Changing the name of a property

12 Replies

How do you change the name of a property at or after closing?

It is called Branding.  You can start with the sign in the front, the website, any digital advertising, your brochure, and on the the leases.  Change anything that has the name on it.  Since a property name is not a legal name, nothing official needs to be changed.  This is all about marketing and branding.

@Jeff Greenberg so I don't have to let the county recorder's office know or have it written in the final purchase and sales agreement, or anything like that?

@Gulliver R. no one needs to be notified, Like Jeff said, it has nothing to do with the legal description. They only thing you may have to do with the city is get a sign permit. Depending on the property, we wait to change the sign until at least some of the work is starting. The most important thing to changing the name is changing the image/feel of the property as well, so be sure that when you make the switch that positive things are happening. That will get the tenants and area excited.

@Gulliver R. I doubt if the county even knows the name of your property.  The county knows your address and tax information.  People in the community, especially the police,  fire department, and code enforcement might know the name if it has been a problem property.  The property could have no name as far as the city or county is concerned.  As @Todd Dexheimer mentioned, the city or county may require a permit for replacing the sign, but that has nothing to do with the name.  You change the name to change the image, the community.  We had to do this with our Georgia property.  We wanted everyone to know that there was a new owner and new policies.  We had the tenants submit suggestions on the name and the new logo.  We made it a contest with prizes.  Then we had a big open house showcasing the improvements to the property, the new management, the new name, the new community.  We created a video of the new community with testimonials from the tenants and put it on the website.  The name change is just one step in changing the community.

The above advice is accurate, but there might be an additional step. In many jurisdictions you have to file a fictitious business name statement (also known as a DBA) whenever you use a fictitious business name. So if you are renaming the property to Marvin Gardens Apartments, you would file a statement for that name. If a fictitious name statement was filed for the previous name you would also file an abandonment of fictitious business name statement for the old name.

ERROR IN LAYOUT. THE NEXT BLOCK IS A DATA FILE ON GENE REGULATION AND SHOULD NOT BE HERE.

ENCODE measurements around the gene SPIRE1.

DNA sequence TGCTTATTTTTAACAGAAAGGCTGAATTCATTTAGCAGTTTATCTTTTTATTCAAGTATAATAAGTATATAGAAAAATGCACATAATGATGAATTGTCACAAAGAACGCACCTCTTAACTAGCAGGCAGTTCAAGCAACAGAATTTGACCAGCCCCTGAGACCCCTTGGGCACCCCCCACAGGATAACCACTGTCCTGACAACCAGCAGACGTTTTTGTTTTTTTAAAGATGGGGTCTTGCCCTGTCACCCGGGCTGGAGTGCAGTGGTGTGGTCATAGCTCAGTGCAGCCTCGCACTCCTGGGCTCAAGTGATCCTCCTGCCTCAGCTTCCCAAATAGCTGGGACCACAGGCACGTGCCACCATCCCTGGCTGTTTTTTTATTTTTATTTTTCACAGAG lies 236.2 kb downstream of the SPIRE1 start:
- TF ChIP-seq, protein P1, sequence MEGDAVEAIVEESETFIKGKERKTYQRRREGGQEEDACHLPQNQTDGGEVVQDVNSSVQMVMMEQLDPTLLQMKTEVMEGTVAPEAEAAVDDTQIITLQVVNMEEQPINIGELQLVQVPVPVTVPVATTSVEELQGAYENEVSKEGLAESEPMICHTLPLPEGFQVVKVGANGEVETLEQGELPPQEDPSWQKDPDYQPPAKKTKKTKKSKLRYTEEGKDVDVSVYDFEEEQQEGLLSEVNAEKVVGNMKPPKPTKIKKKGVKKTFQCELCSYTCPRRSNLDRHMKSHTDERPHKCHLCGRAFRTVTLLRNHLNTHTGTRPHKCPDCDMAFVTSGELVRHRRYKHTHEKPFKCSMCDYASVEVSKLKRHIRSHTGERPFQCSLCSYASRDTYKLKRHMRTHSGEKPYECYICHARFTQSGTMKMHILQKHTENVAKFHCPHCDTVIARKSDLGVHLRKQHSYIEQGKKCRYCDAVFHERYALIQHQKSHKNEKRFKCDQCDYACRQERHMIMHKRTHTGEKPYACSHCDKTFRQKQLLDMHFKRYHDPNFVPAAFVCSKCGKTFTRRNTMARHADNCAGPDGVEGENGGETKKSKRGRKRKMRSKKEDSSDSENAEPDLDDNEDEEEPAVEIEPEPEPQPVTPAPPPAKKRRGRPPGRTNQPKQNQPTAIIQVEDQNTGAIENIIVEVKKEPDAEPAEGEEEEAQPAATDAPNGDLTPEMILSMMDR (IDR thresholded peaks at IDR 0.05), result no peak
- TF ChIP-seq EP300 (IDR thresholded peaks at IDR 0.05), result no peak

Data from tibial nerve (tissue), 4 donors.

You might also search the county’s fictitious business name database for the name you intend to use to see if anyone else is already using the name. 

thank you all for the information! I appreciate it. 

@Gulliver R.   In Texas we have to follow @Brian Burke 's advice and file a DBA. We just did this for a property we closed in November. We rebrand all of our assets--I recently wrote an article about why we do it.  We typically do it from Day 1 rather than wait, just to streamline operations and let the community know things are changing. 

Good luck!

@Andrew Campbell this is in Indiana. Any idea if I should call the county recorders office and ask if I need to do that DBA thing? I will for sure change the sign and all the community flyers to the new name from day 1.

@Gulliver R. Sorry, I'm not familiar with the laws/requirements in Indiana.  Are you using a 3rd party manager?  Our management team helps us file the paperwork, so a good firm should know what is/isn't required in their area. 

Good luck!

My company provides third-party management to large (200+ unit) apartments. We change property names all the time. Not sure of the size of your property so some of this may be irrelevant, but you'll want to pay attention to your online re-branding across your SEO, Google My Business (and other similar products), ILS like (if you use any), and other similar locations.

@Andrew Campbell the article on re-branding was dead on.  Leaving behind all the bad reviews online alone can be worth the price of the re-rebrand! 

This is very timely.  I haven't done this for any of my apartment communities yet but I just closed on one that has had a bad rap for years.  I'm doing a full-scale interior and exterior renovation to the community, and have been planning a brand update.  I just can't think of a new name that doesn't sound cheesy to me!  

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